Not the least of those risks at Kaimana Beach is the seal’s propensity for swimming into the badly dilapidated Natatorium adjacent to Kaimana beach at least three times. First on Friday, July 28th, Kaimana disappeared from her mom and was then spotted in the Natatorium’s pool. NOAA staff and volunteers managed to rescue her and hand-carry her back to her mother after a forty-five-minute long separation. Then again, on Thursday, August 3rd, both ‘Kaimana’ and ‘Rocky’ found their way into the large Natatorium pool, replete with unseen, underwater hazards.

During an impromptu news conference on the beach that day, both mom and pup finally exited the Natatorium and swam a bee-line for the center of Kaimana Beach. C&C lifeguards, NOAA Marine Mammal Response Team Members, DLNR representatives, and HMAR volunteers quickly cleared the beach and the water to give the returning seals wide berth. Again last night both mom and pup swam into the Natatorium and later exited without issue.

Jim Howe of the Honolulu Emergency Services Dept. observed, “Ever since Rocky gave birth to her pup at Kaimana Beach, city lifeguards have been focused on the safety of beachgoers as well as these remarkable animals. I want to thank all of the lifeguards and our federal and state partners who remained vigilant over the past 40 days while Rocky successfully weaned her pup.”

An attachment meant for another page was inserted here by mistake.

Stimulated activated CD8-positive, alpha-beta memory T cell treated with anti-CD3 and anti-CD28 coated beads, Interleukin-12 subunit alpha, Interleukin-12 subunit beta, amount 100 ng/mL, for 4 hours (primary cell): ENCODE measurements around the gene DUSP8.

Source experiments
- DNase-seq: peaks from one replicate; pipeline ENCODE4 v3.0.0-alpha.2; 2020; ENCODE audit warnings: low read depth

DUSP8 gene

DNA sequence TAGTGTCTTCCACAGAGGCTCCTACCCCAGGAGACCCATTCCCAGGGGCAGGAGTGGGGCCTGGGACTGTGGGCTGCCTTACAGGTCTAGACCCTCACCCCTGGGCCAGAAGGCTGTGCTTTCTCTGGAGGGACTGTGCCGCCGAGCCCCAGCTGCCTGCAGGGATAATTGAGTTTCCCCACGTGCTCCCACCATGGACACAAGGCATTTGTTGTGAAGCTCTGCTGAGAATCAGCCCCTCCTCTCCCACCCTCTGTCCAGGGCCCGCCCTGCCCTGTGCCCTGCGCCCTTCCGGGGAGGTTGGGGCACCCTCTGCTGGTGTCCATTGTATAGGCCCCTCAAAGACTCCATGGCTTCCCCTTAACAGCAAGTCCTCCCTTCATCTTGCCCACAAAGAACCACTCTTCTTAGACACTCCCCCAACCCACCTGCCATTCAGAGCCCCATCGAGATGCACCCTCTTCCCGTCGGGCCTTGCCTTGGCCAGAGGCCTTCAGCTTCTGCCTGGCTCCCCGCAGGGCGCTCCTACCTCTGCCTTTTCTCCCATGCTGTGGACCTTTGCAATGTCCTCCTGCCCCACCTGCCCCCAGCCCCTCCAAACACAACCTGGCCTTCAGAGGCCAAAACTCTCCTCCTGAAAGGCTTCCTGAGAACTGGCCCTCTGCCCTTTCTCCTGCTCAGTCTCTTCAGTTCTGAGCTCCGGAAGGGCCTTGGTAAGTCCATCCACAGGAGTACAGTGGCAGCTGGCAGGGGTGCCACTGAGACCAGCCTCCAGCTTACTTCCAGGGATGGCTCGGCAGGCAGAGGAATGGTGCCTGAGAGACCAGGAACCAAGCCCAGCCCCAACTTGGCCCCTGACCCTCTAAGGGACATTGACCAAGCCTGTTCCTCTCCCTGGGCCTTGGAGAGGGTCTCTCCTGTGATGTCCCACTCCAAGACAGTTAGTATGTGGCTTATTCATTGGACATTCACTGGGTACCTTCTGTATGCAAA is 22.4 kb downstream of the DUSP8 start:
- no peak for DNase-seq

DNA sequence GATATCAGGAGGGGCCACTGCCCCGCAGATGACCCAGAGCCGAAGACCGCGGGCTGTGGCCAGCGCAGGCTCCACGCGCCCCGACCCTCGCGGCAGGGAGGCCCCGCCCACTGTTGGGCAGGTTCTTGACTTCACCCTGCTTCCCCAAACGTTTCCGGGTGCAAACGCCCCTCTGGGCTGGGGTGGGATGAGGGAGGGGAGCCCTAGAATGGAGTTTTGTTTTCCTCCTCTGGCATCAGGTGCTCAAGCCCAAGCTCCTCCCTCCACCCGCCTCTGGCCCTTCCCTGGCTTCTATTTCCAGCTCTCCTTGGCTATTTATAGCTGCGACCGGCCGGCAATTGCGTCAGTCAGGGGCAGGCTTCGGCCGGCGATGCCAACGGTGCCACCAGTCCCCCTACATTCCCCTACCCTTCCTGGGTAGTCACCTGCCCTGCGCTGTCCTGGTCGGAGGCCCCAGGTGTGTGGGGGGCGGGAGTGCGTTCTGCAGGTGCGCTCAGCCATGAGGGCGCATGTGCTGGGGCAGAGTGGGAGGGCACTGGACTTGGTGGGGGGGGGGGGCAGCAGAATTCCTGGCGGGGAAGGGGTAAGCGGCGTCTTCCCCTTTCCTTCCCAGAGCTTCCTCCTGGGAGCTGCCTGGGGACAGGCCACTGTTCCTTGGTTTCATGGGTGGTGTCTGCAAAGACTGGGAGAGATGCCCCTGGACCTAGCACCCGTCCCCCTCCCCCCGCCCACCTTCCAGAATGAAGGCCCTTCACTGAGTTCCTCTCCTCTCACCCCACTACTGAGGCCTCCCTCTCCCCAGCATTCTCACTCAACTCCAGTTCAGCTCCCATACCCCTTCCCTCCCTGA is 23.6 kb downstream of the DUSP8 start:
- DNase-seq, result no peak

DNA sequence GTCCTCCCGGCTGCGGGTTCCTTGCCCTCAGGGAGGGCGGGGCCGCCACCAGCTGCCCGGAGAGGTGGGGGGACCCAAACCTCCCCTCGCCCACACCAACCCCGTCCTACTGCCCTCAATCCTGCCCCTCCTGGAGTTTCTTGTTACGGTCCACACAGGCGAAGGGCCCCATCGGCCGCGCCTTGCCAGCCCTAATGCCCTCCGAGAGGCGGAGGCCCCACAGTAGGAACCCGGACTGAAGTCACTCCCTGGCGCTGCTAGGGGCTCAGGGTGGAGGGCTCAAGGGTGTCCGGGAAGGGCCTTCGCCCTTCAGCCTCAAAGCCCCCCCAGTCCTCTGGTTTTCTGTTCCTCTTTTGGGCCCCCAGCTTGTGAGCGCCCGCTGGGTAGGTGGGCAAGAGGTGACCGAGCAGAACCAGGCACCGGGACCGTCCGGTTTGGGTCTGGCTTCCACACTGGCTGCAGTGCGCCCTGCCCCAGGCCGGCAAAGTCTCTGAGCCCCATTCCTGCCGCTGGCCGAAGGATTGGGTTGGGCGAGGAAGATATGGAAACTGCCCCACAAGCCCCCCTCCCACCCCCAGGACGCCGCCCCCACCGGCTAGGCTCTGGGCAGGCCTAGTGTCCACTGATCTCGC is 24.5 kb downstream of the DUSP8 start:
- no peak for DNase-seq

Dr. Bruce Anderson, DAR Administrator explained, “Once a pup weans from its mom it begins exploring and learning to forage for food further away from her birth site. Young seals are extremely impressionable and if Kaimana was exposed to extensive human interaction, she will likely develop unhealthy behaviors. If a seal does become conditioned to people, as it gets older, bigger and more powerful, people in the water sought out by a seal can and have been badly hurt.” Anderson continued, “One handout from a well-intentioned human and Kaimana may become troublesome and need further relocations and controls which put her further at risk.”